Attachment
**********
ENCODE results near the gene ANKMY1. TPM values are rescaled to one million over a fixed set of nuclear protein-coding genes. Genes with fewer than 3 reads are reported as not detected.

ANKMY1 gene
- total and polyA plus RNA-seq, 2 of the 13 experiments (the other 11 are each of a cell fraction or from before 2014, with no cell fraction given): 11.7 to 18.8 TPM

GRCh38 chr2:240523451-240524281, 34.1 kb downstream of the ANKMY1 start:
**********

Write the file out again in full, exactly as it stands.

ENCODE results near the gene ANKMY1. TPM values are rescaled to one million over a fixed set of nuclear protein-coding genes. Genes with fewer than 3 reads are reported as not detected.

ANKMY1 gene
- total and polyA plus RNA-seq, 2 of the 13 experiments (the other 11 are each of a cell fraction or from before 2014, with no cell fraction given): 11.7 to 18.8 TPM

GRCh38 chr2:240523451-240524281, 34.1 kb downstream of the ANKMY1 start: